Story continues below advertisement

In one case in 2012, Mr. Mousa allegedly beat and kicked an inmate severely. When the man defended himself by kicking back, Mr. Mousa beat him to the ground with the help of a male nurse and shortly after administered a toxic substance that killed the inmate, German prosecutors allege.

In addition to the torture allegations at the military hospital in Homs, Mr. Mousa is also accused of abusing inmates at the military hospital Mezzeh No. 601 in Damascus between late 2011 and March, 2012.

The general secretary of the European Center for Constitutional and Human Rights lauded the indictment of Mr. Mousa.

“Grave crimes against Syria’s civil society are not only taking place in the detention centers of the intelligence services: Syria’s torture and extermination system is complex and only exists thanks to the support of a wide variety of actors,” Wolfgang Kaleck said in a statement. “With the trial [of Mr. Mousa], the role of military hospitals and medical staff in this system could be addressed for the very first time.”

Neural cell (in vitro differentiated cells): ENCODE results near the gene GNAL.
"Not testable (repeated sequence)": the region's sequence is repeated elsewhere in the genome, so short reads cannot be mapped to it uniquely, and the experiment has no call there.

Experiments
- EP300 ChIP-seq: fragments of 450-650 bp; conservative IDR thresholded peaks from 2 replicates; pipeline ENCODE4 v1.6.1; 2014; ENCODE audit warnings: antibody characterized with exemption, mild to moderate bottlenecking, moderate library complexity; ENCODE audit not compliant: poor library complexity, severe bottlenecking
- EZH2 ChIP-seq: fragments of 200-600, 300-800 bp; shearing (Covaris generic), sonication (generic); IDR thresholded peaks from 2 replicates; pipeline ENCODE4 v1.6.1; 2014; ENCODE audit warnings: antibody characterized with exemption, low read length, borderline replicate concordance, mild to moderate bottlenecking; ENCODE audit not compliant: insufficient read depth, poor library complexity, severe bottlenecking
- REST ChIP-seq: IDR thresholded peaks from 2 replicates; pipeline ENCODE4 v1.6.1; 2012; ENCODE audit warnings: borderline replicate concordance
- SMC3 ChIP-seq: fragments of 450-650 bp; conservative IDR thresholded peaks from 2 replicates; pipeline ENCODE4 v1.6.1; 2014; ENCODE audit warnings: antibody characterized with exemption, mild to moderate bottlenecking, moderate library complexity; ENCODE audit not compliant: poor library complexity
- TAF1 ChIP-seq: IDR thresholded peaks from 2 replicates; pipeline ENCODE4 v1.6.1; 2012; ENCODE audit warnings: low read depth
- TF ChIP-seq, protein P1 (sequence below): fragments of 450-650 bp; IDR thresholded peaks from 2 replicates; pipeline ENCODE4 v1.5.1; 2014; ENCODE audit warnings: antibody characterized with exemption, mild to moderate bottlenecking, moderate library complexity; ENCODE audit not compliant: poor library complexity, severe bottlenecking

Mr. Kaleck also noted the trial could also be important in terms of addressing sexual violence.

“Sexual violence is being used as a weapon – systematically and intentionally – against the opposition in Syria. Those affected not only suffer physical and psychological consequences but are also stigmatized and discriminated by society, " Mr. Kaleck said, adding that Mr. Mousa’s trial “could make them seen and thus also send an important signal to the many survivors who have remained silent until now.”